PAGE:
How Should the Wolves Navigate the New Rest Rules?

Photo Credit: Rob Gray-USA TODAY Sports

Defining a star player in the NBA is a lot like Potter Stewart’s definition of obscenity, you know it when you see it. Excluding the rats on Reddit who think Karl-Anthony Towns is the 938th best player in the league, most of us are pretty aligned on who are the best players. And, more importantly, the players who we’ll all shell out to see in person when their team comes to town. Unfortunately for the casual fans who only want to see LeBron James or Steph Curry once a year, the NBA is in its load management era. Stars consistently sitting out home or away games to rest with little regard for the fans.

All of that is about to change after the NBA Board of Governors voted unanimously this week to approve harsher penalties for star players who sit out games. Dubbed the “Player Participation Policy,” the new rest rules give the league office greater authority to impose penalties and fine teams up to $1 million if teams violate them.

The gist of the new policy to try to discourage strategic load management has a few important bullet points:

  • Teams must make sure that no more than one star player is out at a time, unless they’re injured.
  • Teams must make star players available for nationally televised games and the new in-season tournament.
  • Teams must avoid long-term shutdowns, which the NBA can then investigate.
  • Teams have to prioritize sitting star players out at home rather than on the road.
  • A star must be visible to fans if they are healthy and not playing.
  • “Star” players are defined as any player who made an All-NBA or All-Star team in the past three season.

There are some exceptions to the new rules, notably for players 35 and older or players who have hit 34,000 regular season minutes, or 1,000 regular season and playoff games combined in their careers. But for the most part, the NBA is sending a clear message to the teams to knock the load management off.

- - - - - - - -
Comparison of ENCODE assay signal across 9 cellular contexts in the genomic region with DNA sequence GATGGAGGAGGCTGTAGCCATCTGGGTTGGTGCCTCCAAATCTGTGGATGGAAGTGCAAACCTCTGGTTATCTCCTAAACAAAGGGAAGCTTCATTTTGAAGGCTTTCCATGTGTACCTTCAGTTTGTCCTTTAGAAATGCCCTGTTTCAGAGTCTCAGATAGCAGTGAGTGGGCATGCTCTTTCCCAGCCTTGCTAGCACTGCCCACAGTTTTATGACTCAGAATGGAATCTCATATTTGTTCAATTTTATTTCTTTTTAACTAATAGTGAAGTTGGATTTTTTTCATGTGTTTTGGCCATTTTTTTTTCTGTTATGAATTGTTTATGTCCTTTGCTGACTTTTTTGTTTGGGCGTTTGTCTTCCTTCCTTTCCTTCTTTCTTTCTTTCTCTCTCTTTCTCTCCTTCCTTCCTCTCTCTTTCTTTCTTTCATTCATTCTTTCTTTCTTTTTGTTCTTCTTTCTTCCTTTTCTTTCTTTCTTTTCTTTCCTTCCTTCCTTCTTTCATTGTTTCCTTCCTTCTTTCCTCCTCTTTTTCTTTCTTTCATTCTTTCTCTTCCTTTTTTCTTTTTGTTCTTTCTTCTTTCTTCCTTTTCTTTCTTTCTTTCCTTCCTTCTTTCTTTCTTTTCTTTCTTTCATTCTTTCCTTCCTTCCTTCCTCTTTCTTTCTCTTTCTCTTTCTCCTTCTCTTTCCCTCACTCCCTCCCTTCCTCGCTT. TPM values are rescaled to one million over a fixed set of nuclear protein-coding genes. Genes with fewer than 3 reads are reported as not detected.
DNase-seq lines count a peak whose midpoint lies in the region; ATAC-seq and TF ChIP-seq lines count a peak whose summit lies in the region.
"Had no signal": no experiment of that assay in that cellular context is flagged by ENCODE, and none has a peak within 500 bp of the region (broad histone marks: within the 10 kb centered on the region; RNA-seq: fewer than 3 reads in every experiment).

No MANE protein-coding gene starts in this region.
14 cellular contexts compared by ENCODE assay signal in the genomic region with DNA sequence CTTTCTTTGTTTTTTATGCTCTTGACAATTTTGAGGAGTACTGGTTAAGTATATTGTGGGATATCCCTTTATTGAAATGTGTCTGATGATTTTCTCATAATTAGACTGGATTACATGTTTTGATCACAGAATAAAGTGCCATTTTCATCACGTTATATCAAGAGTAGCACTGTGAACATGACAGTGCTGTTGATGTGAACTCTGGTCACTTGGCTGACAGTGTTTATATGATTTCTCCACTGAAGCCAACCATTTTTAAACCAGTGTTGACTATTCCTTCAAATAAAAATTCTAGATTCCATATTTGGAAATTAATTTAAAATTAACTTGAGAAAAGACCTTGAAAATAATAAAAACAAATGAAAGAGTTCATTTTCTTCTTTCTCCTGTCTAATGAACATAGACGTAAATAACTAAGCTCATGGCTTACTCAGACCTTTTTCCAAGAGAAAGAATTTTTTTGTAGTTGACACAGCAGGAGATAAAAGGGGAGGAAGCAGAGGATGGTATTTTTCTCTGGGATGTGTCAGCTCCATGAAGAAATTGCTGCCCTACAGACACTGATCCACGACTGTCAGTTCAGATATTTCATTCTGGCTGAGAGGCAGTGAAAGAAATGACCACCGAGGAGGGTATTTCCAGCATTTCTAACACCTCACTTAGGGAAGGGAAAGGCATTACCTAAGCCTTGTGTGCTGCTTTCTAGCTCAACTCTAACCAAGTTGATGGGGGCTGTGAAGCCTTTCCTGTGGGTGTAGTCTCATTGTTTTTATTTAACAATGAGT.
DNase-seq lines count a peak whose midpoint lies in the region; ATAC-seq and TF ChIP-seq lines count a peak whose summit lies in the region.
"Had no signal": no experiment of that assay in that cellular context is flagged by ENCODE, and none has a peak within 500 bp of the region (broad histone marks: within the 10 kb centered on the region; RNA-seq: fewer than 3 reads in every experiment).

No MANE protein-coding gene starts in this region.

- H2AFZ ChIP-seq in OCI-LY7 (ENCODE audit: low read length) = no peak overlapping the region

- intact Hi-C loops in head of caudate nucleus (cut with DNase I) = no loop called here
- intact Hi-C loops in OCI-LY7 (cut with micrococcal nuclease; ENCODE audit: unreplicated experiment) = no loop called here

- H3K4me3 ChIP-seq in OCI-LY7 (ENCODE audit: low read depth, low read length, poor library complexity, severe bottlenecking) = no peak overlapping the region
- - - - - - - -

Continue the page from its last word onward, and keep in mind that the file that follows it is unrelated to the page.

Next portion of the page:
This new policy uniquely affects the Minnesota Timberwolves heading into the 2023-24 NBA season. There are 50 players who fit the star criteria of the new policy, and the Timberwolves are one of two teams with four star players. Anthony Edwards, Towns, Rudy Gobert, and Mike Conley have all either been named to an All-NBA team or are recent All-Stars. (Gobert was third-team All-NBA in 2020-21 and Towns was named to the third team in 2021-22, while Conley made his first All-Star team in 2020-21 and Ant made his All-Star debut last season.) The only other team with as many players affected by the Player Participation Policy is the Golden State Warriors with Steph Curry, Andrew Wiggins, Draymond Green, and Chris Paul.

Conley gets the benefits of being over 35, but the Wolves will be hard-pressed to trot out their best players for as many of the 82 games as possible. In the old days, you could see the coaching staff and front office putting together a plan to ride the youngsters like Ant, Jaden McDaniels, and Naz Reid while finding strategic ways to sit Conley, Gobert, and KAT 10 to 20 games. Conley is an old who needs rest. Gobert is tall and over 30 and battled some injuries and wear and tear that hampered his first season in Minnesota. And Towns missed 52 games due to a calf injury and might need a few extra days as a precaution. Those extra days are gone and now Chris Finch will need to get creative to make sure his guys are well-rested from October to June.

Maybe his rotation on back-to-backs gets a little deeper and we can see some extra regular season run from guys like Josh Minott and Leonard Miller. Or maybe he decreases his veterans’ minutes and hands them out to the young go-hards.

Speaking of young go-hards, we know where the brightest star on the team stands on load management. Edwards famously said how much he didn’t like guys resting all the time at the 2023 NBA All-Star Game. The 22-year-old has only missed 13 games across the first three seasons of his young career. Therefore, we should pencil him in for 75-plus every season going forward, especially to make sure he meets the requirements to be eligible for end-of-season awards. As long as Finch didn’t take the Tom Thibodeau summer course in how to grind your young stars into early retirement, Edwards should continue on his superstar path without a care in the world about managing his load.

The new wave of rules to try to desperately curb load management is going to piss a lot of players and team personnel off and probably result in a lot of hefty fines and awkward meetings between coaches and Adam Silver. Ultimately it raises the floor of competition in the NBA and brings fans a better product. The rules affect the Timberwolves more than almost any other team in the league, but as long as the core 6 to 7 players can stay relatively healthy the Wolves are primed to make some noise this year in the West.

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